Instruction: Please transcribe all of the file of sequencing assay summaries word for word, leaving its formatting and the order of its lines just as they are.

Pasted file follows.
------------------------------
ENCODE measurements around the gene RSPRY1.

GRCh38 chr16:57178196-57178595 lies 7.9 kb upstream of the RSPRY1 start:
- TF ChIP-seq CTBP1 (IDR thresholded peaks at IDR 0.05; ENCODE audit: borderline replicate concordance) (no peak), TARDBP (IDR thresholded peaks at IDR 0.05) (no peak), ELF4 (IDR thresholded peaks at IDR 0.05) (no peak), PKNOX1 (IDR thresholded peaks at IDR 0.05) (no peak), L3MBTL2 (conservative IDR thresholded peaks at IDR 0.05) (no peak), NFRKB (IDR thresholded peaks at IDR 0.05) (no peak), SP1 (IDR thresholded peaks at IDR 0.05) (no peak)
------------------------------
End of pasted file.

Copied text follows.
ENCODE measurements around the gene RSPRY1.

GRCh38 chr16:57178196-57178595 lies 7.9 kb upstream of the RSPRY1 start:
- TF ChIP-seq CTBP1 (IDR thresholded peaks at IDR 0.05; ENCODE audit: borderline replicate concordance) (no peak), TARDBP (IDR thresholded peaks at IDR 0.05) (no peak), ELF4 (IDR thresholded peaks at IDR 0.05) (no peak), PKNOX1 (IDR thresholded peaks at IDR 0.05) (no peak), L3MBTL2 (conservative IDR thresholded peaks at IDR 0.05) (no peak), NFRKB (IDR thresholded peaks at IDR 0.05) (no peak), SP1 (IDR thresholded peaks at IDR 0.05) (no peak)